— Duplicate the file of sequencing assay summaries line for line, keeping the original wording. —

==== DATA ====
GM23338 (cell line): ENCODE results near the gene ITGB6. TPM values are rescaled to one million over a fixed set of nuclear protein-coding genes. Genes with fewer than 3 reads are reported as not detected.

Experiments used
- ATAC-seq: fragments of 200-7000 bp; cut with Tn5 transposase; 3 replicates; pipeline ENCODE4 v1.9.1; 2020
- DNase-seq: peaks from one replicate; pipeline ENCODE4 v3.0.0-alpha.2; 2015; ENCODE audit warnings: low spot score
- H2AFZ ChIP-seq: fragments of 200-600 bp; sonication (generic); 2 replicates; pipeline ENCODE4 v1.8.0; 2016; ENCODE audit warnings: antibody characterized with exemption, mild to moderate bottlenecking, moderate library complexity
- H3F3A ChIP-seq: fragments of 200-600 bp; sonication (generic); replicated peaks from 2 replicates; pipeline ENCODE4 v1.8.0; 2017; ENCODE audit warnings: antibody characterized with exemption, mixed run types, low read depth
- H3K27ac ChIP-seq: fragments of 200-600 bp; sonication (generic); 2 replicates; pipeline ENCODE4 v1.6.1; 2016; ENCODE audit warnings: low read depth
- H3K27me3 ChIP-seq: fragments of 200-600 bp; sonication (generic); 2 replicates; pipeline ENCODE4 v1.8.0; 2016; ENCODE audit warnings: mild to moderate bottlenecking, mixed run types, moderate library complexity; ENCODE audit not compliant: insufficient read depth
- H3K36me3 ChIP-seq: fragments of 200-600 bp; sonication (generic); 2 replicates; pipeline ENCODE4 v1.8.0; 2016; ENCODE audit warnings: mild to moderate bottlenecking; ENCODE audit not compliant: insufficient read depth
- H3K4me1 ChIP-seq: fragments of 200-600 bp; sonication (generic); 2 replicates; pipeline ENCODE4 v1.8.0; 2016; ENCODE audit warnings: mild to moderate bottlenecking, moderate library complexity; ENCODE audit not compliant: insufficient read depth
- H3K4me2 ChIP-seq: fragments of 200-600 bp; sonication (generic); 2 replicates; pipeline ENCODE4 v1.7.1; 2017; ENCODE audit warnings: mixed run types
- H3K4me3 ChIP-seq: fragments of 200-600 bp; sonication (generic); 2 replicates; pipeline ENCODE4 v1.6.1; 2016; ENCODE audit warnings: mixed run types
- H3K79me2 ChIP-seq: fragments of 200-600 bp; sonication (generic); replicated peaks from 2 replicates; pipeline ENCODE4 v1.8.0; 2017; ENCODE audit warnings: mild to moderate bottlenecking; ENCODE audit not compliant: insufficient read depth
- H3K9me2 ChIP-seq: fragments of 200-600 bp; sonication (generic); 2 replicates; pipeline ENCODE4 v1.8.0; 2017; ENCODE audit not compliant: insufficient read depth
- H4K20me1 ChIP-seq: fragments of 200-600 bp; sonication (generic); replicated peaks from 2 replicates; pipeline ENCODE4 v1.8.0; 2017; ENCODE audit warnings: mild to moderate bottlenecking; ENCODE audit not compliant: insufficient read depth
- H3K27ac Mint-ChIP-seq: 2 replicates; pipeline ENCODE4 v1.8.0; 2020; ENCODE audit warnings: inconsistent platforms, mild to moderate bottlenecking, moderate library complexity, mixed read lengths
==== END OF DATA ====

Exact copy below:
GM23338 (cell line): ENCODE results near the gene ITGB6. TPM values are rescaled to one million over a fixed set of nuclear protein-coding genes. Genes with fewer than 3 reads are reported as not detected.

Experiments used
- ATAC-seq: fragments of 200-7000 bp; cut with Tn5 transposase; 3 replicates; pipeline ENCODE4 v1.9.1; 2020
- DNase-seq: peaks from one replicate; pipeline ENCODE4 v3.0.0-alpha.2; 2015; ENCODE audit warnings: low spot score
- H2AFZ ChIP-seq: fragments of 200-600 bp; sonication (generic); 2 replicates; pipeline ENCODE4 v1.8.0; 2016; ENCODE audit warnings: antibody characterized with exemption, mild to moderate bottlenecking, moderate library complexity
- H3F3A ChIP-seq: fragments of 200-600 bp; sonication (generic); replicated peaks from 2 replicates; pipeline ENCODE4 v1.8.0; 2017; ENCODE audit warnings: antibody characterized with exemption, mixed run types, low read depth
- H3K27ac ChIP-seq: fragments of 200-600 bp; sonication (generic); 2 replicates; pipeline ENCODE4 v1.6.1; 2016; ENCODE audit warnings: low read depth
- H3K27me3 ChIP-seq: fragments of 200-600 bp; sonication (generic); 2 replicates; pipeline ENCODE4 v1.8.0; 2016; ENCODE audit warnings: mild to moderate bottlenecking, mixed run types, moderate library complexity; ENCODE audit not compliant: insufficient read depth
- H3K36me3 ChIP-seq: fragments of 200-600 bp; sonication (generic); 2 replicates; pipeline ENCODE4 v1.8.0; 2016; ENCODE audit warnings: mild to moderate bottlenecking; ENCODE audit not compliant: insufficient read depth
- H3K4me1 ChIP-seq: fragments of 200-600 bp; sonication (generic); 2 replicates; pipeline ENCODE4 v1.8.0; 2016; ENCODE audit warnings: mild to moderate bottlenecking, moderate library complexity; ENCODE audit not compliant: insufficient read depth
- H3K4me2 ChIP-seq: fragments of 200-600 bp; sonication (generic); 2 replicates; pipeline ENCODE4 v1.7.1; 2017; ENCODE audit warnings: mixed run types
- H3K4me3 ChIP-seq: fragments of 200-600 bp; sonication (generic); 2 replicates; pipeline ENCODE4 v1.6.1; 2016; ENCODE audit warnings: mixed run types
- H3K79me2 ChIP-seq: fragments of 200-600 bp; sonication (generic); replicated peaks from 2 replicates; pipeline ENCODE4 v1.8.0; 2017; ENCODE audit warnings: mild to moderate bottlenecking; ENCODE audit not compliant: insufficient read depth
- H3K9me2 ChIP-seq: fragments of 200-600 bp; sonication (generic); 2 replicates; pipeline ENCODE4 v1.8.0; 2017; ENCODE audit not compliant: insufficient read depth
- H4K20me1 ChIP-seq: fragments of 200-600 bp; sonication (generic); replicated peaks from 2 replicates; pipeline ENCODE4 v1.8.0; 2017; ENCODE audit warnings: mild to moderate bottlenecking; ENCODE audit not compliant: insufficient read depth
- H3K27ac Mint-ChIP-seq: 2 replicates; pipeline ENCODE4 v1.8.0; 2020; ENCODE audit warnings: inconsistent platforms, mild to moderate bottlenecking, moderate library complexity, mixed read lengths